If you are not eligible for EFMLA and have used all your leave, you may remain an employee of WMU but without pay. In that case, you will be eligible to apply for unemployment benefits, including the enhanced federal unemployment benefit. For more information, call the Human Resources Service Center at (269) 387-3620.

     

     

  • What is COBRA?

    The Consolidated Omnibus Budget Reconciliation Act —COBRA—is a health insurance program that allows an eligible employee and his or her dependents the continued benefits of health insurance coverage in the case that an employee enters a no-pay status. At WMU, there is a 30-day grace period allowed for the payment of premium to prevent any gap in coverage under COBRA for benefits-eligible employees.

  • In what order can I use my leave? Do I need to use one before the other?

    You may use COVID-19 allowance, annual leave or sick leave—or any combination of the three—at your discretion.

  • Are other leaves available to me?

    After all of WMU’s benefits have been exhausted, an employee may be eligible for new federal benefits created by the Families First Coronavirus Response Act (FFCRA) which became effective April 1, 2020, and extends through Dec. 31, 2020.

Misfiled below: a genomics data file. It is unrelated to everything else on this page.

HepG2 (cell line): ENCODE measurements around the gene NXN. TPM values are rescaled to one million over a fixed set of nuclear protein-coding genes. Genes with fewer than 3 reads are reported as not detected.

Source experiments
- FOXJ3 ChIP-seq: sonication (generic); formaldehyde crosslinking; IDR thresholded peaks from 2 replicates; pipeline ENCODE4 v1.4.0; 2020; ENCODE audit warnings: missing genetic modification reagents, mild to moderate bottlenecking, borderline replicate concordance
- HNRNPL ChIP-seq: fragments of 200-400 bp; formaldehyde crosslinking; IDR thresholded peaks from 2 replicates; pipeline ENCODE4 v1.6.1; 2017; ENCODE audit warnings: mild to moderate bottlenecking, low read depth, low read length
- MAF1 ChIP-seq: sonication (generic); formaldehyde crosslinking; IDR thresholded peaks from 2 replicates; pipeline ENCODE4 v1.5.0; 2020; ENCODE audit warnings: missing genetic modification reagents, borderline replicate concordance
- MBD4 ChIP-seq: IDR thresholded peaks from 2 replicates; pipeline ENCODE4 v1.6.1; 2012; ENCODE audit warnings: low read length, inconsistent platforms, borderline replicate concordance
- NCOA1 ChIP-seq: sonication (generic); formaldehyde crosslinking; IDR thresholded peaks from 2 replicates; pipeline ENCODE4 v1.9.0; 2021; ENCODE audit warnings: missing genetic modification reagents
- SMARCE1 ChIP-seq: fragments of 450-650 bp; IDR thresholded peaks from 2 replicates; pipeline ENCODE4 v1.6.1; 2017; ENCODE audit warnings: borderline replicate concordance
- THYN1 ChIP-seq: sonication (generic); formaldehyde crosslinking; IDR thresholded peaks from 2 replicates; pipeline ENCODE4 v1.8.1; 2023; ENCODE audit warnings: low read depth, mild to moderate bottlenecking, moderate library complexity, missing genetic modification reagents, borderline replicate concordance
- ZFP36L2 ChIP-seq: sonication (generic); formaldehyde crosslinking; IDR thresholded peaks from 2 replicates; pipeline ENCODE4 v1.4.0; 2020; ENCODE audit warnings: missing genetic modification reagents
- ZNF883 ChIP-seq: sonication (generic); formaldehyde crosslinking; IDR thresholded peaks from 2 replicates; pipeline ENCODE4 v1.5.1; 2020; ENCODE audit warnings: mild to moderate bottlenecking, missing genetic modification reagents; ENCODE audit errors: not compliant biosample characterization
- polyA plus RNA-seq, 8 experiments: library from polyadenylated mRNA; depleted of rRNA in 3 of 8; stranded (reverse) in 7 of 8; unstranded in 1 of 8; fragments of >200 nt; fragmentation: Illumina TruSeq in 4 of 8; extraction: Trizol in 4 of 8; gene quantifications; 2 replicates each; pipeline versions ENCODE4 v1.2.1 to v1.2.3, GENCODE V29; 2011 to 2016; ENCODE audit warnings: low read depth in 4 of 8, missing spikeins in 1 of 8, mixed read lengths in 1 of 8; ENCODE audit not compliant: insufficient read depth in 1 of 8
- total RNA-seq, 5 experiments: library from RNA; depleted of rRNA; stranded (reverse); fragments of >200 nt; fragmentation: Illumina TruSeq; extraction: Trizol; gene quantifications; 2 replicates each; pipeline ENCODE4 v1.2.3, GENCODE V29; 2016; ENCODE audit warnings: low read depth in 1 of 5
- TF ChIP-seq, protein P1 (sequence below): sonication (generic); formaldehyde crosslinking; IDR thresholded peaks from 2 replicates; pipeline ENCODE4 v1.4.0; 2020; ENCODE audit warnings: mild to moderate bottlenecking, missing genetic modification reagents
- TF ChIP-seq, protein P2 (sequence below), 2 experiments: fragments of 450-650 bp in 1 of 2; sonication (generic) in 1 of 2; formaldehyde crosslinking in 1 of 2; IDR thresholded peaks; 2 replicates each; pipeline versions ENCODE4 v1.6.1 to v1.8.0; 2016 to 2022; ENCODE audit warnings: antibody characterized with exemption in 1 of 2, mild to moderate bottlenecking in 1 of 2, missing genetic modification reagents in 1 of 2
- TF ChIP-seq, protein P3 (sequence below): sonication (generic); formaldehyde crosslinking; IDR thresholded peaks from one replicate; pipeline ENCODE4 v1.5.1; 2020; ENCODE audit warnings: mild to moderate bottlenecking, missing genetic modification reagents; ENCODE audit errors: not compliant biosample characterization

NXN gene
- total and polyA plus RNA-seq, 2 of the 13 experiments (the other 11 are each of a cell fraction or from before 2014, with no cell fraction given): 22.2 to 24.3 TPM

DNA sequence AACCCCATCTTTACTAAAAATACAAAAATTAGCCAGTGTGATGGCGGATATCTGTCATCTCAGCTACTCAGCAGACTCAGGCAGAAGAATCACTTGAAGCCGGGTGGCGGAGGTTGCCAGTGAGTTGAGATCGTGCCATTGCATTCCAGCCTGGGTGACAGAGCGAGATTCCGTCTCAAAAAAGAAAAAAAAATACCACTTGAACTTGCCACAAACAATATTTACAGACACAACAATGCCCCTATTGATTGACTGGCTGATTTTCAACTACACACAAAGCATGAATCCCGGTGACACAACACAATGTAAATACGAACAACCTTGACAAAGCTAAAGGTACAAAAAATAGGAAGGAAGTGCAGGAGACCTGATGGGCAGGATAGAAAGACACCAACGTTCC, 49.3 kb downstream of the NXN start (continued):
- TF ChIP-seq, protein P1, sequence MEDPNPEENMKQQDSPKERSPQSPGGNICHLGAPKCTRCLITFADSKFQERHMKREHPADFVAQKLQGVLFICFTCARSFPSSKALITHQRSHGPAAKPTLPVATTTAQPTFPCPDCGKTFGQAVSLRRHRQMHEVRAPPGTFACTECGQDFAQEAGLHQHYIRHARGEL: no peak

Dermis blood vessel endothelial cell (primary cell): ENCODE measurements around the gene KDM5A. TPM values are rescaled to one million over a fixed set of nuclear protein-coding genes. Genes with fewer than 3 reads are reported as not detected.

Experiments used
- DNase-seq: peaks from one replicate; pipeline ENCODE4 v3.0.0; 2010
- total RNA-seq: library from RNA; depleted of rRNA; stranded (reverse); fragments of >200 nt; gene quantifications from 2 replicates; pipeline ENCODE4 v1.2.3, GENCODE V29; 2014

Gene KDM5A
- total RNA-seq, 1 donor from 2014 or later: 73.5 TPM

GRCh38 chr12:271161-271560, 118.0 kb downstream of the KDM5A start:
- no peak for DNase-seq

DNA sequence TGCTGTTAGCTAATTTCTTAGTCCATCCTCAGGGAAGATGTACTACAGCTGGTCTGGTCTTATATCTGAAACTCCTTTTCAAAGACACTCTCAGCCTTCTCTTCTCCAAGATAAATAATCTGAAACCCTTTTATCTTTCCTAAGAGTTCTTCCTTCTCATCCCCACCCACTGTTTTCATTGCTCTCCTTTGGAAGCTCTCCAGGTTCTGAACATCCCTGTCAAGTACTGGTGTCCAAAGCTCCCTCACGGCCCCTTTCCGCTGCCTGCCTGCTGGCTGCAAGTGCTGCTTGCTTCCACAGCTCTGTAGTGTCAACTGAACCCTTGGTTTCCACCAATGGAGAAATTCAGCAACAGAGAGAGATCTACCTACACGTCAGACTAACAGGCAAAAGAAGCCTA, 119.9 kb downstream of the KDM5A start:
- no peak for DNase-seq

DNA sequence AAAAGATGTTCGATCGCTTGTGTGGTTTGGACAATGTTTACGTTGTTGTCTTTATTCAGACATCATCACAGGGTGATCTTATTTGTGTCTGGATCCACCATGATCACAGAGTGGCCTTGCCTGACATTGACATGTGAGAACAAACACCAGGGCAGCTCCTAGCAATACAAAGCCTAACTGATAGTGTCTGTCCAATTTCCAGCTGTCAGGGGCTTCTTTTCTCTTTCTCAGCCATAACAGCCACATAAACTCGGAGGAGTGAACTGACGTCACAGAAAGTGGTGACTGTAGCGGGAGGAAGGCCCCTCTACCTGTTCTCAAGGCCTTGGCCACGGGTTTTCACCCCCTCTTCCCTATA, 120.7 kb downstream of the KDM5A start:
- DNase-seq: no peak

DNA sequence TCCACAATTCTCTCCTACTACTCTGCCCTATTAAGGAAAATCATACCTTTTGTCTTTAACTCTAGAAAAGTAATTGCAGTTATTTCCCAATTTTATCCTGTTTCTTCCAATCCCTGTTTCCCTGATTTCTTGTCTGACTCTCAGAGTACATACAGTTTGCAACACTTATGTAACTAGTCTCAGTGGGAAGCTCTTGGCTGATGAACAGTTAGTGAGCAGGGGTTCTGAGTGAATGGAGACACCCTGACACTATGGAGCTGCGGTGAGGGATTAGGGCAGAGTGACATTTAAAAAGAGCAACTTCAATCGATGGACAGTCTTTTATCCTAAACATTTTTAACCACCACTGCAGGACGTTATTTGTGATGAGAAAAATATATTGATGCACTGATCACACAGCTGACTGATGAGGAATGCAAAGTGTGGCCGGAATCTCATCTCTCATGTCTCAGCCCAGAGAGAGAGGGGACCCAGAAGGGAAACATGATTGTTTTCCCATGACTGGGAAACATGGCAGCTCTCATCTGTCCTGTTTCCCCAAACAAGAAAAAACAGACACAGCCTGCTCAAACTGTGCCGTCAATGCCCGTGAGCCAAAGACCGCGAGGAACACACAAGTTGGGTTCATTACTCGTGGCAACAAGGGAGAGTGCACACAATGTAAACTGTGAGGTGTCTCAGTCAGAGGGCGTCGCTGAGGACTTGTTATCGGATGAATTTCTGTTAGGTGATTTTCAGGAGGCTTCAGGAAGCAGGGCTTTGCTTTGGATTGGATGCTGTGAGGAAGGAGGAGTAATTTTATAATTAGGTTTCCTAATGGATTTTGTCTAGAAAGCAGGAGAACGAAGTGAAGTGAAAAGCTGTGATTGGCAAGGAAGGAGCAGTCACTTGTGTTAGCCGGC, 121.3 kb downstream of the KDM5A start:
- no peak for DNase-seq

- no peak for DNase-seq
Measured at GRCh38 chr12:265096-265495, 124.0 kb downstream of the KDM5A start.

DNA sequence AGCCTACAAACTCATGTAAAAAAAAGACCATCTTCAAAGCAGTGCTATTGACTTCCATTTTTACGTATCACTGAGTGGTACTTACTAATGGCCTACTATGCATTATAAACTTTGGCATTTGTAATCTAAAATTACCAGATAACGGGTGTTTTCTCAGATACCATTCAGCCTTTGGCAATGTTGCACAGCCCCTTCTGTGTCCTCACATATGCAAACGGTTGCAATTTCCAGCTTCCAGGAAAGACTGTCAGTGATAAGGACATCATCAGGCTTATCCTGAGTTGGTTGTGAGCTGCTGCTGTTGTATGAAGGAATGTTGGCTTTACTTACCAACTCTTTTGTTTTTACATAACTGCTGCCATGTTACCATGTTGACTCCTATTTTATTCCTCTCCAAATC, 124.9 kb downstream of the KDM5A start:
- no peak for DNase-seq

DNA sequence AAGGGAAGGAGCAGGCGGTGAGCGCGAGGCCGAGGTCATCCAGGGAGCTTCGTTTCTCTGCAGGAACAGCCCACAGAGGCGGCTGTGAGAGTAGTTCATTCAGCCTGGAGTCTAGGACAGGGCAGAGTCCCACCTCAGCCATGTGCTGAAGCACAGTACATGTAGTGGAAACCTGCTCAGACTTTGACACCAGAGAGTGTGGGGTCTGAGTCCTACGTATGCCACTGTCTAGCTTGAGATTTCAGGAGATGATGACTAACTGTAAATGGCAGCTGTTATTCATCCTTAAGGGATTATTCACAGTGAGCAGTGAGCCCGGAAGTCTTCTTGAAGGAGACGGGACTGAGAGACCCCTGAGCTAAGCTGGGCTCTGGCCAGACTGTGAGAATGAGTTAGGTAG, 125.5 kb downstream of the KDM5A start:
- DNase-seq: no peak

For example, FFCRA includes the Expanded Family and Medical Leave Act (EFMLA) for eligible employees. This leave is available for up to 10 weeks after using the COVID-19 allowance hours. An employee must apply for EFMLA. Towards the end of April, Human Resources will provide detailed information regarding eligibility requirements, the application process and the payment to be received by the employee. Pay is calculated at two-thirds of the employee’s regular pay rate with a maximum of $200 per day for an aggregate total payment of $12,000.

    For additional information, contact the Human Resources Service Center at (269) 387-3620.

  • If I go into a no-pay status, am I eligible for unemployment insurance?

    The University complies with all applicable laws regarding unemployment insurance. Employee circumstances regarding no-pay status will vary. Any concerned employee should contact the Michigan Unemployment Insurance Agency.

  • I’m a SCS employee. Is it possible that I will be assigned essential work for less than 40 hours per week?

    Yes, this could happen. 

  • As an employee, if I'm assigned to essential work for less than 40 hours per week, how do I get paid?